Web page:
Marlin, Texas is a small town of about 5,500 population located southeast of Waco.
It’s appears that Marlin is a sleepy little town with an equally somnolent high school administration.
The crack professional educators at Marlin High School were busy preparing students and parents for the upcoming May graduation ceremony when someone decided it might be a good idea to run a head count on how many seniors would be receiving diplomas.
The result was an unpleasant surprise.
While many senior’s families would be receiving bills for graduation gown rental, graduation photos and graduation announcements, only five seniors would actually be receiving a diploma. That’s five out of a graduating class of 33.
This raises a number of questions for us.
Beginning with, shouldn’t the school administration have been keeping a graduation head count during the whole year, rather than waiting until the very last minute?
With an administration that incompetent, it’s not really surprising that only 15% of the senior class met graduation requirements.
National Public Radio (NPR) interviewed Marlin ISD Superintendent Darryl Henson and found, "a review of attendance, grades and credits found that only five out of 33 seniors initially met graduation requirements.
"The school tried to work with students and was able to help an additional 12 students resolve missing credits and other issues as of Wednesday evening."
That "work" was the panicked statistical records massaging that occurred when the graduation shortfall was first discovered.
Suddenly a galvanized school staff discovered to their dismay that emergency record alteration, affirmative grade crediting and finessing the rules can only do so much with a deadline bearing down.
The graduation ceremony was postponed until June.
As NPR described it ". . .despite their efforts, it was not enough and the district put out the statement to families about the graduation postponement to provide more time for students to meet necessary requirements for graduations, many of whom did not meet requirements due to attendance or grades."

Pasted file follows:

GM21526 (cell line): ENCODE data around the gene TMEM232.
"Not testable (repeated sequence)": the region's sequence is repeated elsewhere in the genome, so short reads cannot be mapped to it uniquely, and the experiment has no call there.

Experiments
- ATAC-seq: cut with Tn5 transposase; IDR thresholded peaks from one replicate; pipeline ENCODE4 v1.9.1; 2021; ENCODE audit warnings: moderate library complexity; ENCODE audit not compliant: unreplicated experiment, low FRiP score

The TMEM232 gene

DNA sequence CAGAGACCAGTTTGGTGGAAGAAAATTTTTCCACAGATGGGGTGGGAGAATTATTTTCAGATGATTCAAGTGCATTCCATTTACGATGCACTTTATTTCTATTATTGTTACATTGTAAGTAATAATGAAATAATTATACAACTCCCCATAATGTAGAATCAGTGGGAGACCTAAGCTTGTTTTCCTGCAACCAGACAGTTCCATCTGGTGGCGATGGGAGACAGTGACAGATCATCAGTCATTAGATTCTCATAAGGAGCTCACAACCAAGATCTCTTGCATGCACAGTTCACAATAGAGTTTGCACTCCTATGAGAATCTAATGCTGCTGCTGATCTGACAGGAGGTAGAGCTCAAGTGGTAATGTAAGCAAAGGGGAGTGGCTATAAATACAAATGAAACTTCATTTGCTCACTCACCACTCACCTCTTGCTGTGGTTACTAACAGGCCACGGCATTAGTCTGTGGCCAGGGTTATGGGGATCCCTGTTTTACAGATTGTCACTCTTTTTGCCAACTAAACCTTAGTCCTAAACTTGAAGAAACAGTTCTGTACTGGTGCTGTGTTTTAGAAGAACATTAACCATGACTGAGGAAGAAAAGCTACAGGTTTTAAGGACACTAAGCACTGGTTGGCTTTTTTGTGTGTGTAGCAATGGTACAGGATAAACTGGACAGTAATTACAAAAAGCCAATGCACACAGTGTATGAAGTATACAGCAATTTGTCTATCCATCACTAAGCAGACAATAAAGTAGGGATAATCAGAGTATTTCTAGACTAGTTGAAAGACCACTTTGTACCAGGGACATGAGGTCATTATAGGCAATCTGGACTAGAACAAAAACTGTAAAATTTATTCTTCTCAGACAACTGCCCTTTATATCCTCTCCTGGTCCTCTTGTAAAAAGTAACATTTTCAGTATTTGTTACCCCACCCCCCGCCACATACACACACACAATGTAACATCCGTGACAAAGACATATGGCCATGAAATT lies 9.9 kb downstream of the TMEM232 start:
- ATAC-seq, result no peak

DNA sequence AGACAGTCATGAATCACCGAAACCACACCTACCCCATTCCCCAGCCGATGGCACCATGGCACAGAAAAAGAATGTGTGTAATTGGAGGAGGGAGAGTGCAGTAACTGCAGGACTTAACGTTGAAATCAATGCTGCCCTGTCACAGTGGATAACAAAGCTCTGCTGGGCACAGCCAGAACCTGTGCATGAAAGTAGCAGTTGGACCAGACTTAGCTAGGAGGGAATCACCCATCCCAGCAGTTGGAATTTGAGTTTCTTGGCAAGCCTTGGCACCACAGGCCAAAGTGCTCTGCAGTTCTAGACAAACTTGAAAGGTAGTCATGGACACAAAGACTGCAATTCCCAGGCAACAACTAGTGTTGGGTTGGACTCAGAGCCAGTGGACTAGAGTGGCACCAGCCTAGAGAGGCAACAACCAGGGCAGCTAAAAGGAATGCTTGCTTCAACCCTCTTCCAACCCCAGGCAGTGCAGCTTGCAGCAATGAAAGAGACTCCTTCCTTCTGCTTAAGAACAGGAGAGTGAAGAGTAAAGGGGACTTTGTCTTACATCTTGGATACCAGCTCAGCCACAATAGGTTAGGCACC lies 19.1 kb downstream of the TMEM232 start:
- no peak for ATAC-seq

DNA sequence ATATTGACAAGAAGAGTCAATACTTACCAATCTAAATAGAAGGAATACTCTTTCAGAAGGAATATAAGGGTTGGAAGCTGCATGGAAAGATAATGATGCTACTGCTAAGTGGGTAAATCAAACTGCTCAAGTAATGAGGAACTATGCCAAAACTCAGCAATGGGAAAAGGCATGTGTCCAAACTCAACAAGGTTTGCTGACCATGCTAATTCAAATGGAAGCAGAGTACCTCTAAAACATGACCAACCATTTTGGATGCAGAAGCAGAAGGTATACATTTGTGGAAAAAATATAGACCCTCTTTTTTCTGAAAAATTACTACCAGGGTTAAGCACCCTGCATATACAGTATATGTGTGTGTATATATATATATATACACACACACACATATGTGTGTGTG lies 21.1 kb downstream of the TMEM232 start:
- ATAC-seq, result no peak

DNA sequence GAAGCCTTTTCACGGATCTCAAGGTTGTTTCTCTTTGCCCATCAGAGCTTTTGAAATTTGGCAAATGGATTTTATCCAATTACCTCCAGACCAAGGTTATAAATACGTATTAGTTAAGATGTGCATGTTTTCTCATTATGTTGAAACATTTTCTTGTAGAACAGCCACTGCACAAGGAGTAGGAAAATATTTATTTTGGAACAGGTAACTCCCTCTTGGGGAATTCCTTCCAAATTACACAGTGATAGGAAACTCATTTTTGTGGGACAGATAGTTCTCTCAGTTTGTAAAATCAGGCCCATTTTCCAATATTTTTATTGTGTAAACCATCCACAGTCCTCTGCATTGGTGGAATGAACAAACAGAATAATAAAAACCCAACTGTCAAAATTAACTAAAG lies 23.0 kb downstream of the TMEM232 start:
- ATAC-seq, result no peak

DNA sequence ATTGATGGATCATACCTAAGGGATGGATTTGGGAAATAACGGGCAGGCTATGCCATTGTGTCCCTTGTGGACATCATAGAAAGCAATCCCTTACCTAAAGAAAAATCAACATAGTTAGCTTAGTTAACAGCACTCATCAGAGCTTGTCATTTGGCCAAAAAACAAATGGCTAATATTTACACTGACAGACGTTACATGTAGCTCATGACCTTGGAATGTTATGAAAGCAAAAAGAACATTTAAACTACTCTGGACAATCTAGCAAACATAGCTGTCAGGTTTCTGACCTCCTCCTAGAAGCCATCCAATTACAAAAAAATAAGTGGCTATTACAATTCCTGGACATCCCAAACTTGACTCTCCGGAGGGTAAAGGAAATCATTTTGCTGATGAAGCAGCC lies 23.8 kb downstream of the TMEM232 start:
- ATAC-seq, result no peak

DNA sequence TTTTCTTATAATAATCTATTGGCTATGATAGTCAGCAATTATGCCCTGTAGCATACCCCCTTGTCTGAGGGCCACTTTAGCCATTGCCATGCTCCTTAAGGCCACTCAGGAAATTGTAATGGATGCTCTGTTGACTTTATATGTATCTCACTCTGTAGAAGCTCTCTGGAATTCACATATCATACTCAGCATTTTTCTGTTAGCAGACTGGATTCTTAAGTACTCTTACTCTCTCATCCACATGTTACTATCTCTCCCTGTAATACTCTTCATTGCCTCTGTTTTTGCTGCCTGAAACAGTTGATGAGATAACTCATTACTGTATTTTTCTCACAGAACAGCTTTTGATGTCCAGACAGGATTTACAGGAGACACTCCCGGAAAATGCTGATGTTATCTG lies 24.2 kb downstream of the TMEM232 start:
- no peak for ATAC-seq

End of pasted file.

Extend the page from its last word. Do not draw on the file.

With the school year complete, it is difficult to see how students, and we use the term loosely, can make up for class time that was missed.
Will they be forced to attend a weekend make-work class where attendance counts double or triple?
The same goes for grades.
How will failing students improve grades in a class that is over?
The superintendent gives us a hint. In a tweet he explained, "it's our obligation to ensure that all students have met all requirements."
We take that to mean the students can continue on their apathetic, disinterested way — along with their parents who appear to be as clueless as the school administrators — while the administration will use the delay to continue watering down graduation requirements until enough bodies qualify to make preparing a graduation facility worthwhile.
This is all too typical of government (read public) school failures. It comes in the same month the so-called red state Texas legislature failed to pass school choice legislation that would have allowed parents — who want their children to escape teenage daycare centers like Marlin High School — to take their children out of a failing government school and be able to afford a private school option.
Legislators are too dependent on teacher union money and teacher union volunteers to give a damn about the students trapped in failing public schools like Marlin High School.
Michael Reagan, the eldest son of President Reagan, is a Newsmax TV analyst. A syndicated columnist and author, he chairs The Reagan Legacy Foundation. Michael is an in-demand speaker with Premiere speaker's bureau. Read Michael Reagan's Reports — More Here.
Michael R. Shannon is a commentator, researcher for the League of American Voters, and an award-winning political and advertising consultant with nationwide and international experience. He is author of "Conservative Christian's Guidebook for Living in Secular Times (Now with added humor!)" Read Michael Shannon's Reports — More Here.